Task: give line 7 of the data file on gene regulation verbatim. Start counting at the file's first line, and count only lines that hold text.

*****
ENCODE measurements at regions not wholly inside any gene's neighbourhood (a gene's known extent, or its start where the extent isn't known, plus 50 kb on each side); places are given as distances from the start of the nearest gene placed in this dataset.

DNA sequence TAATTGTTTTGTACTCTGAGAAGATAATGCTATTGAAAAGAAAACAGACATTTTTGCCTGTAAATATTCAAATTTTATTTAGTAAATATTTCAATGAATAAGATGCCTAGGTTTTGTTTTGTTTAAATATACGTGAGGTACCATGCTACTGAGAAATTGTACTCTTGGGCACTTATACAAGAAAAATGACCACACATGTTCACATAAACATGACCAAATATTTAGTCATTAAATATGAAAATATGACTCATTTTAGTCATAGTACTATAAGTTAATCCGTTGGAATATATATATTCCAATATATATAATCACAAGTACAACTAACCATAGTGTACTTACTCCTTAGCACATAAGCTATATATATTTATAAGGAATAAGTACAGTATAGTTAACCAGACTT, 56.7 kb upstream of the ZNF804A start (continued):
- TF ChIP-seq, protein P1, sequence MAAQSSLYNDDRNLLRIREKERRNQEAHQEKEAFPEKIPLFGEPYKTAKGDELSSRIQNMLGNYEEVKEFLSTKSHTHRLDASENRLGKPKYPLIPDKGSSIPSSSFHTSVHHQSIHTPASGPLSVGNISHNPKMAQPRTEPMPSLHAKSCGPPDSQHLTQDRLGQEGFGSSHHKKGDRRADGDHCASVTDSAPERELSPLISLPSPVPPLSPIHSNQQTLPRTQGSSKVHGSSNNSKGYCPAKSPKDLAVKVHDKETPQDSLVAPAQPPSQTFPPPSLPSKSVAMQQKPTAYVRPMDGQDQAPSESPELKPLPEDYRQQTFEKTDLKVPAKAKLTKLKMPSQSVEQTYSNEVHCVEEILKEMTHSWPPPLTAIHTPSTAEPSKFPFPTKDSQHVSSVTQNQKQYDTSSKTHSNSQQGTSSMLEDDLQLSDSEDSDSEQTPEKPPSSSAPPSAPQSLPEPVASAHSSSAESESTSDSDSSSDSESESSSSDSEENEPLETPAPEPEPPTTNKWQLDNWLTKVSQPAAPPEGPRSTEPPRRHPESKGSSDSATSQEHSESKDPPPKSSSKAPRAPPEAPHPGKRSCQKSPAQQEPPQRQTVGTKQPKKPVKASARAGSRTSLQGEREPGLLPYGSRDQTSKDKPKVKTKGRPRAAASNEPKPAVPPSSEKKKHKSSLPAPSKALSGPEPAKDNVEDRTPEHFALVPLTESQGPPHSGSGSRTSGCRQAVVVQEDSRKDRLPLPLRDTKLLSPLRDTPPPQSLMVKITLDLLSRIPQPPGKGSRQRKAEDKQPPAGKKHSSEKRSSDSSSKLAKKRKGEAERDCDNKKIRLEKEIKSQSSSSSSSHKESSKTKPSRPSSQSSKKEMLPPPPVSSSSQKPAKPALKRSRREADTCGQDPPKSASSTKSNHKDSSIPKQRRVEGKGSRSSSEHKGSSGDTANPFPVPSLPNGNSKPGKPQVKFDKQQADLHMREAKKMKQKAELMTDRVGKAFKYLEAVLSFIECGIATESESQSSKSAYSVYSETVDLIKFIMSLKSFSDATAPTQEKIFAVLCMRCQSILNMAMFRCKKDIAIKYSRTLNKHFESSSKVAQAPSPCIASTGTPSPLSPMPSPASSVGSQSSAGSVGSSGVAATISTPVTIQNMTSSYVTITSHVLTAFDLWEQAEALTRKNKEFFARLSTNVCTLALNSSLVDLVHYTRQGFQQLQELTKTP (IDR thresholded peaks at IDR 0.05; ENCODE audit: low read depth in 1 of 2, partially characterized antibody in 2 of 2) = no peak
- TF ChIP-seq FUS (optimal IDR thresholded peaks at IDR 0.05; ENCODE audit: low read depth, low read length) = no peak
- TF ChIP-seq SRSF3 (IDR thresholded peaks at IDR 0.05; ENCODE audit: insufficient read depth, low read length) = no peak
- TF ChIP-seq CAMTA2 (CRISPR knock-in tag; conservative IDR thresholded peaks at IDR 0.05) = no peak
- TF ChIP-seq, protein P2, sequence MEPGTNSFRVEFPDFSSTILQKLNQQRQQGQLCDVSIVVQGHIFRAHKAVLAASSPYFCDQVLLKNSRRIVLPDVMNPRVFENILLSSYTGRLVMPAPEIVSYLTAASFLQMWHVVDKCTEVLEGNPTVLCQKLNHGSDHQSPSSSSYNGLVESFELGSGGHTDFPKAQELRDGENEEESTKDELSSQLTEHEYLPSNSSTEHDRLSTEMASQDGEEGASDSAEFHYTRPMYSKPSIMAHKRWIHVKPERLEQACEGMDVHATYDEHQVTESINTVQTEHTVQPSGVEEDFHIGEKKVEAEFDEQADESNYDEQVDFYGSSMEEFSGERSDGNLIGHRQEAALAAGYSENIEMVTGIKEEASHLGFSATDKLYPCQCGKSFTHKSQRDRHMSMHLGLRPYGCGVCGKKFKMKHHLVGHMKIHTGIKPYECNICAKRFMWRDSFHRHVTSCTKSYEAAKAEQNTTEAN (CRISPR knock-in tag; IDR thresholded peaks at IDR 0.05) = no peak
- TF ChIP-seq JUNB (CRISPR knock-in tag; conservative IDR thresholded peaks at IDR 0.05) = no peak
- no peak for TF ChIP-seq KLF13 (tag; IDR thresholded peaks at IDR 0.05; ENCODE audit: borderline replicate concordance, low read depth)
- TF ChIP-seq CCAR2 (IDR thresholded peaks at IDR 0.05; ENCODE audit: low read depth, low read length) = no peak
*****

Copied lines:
- TF ChIP-seq, protein P2, sequence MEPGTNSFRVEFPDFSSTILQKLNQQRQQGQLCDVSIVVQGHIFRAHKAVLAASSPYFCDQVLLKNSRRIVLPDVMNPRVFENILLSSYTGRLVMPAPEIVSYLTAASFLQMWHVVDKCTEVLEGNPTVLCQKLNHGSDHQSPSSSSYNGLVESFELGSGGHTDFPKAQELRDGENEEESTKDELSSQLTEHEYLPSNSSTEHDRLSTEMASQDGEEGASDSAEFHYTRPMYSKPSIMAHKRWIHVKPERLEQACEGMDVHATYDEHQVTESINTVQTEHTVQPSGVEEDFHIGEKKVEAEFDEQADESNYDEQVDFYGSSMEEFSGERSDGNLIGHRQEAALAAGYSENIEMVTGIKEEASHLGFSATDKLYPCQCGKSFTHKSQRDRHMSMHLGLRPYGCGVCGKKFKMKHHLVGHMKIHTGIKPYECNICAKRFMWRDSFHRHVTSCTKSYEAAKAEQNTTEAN (CRISPR knock-in tag; IDR thresholded peaks at IDR 0.05) = no peak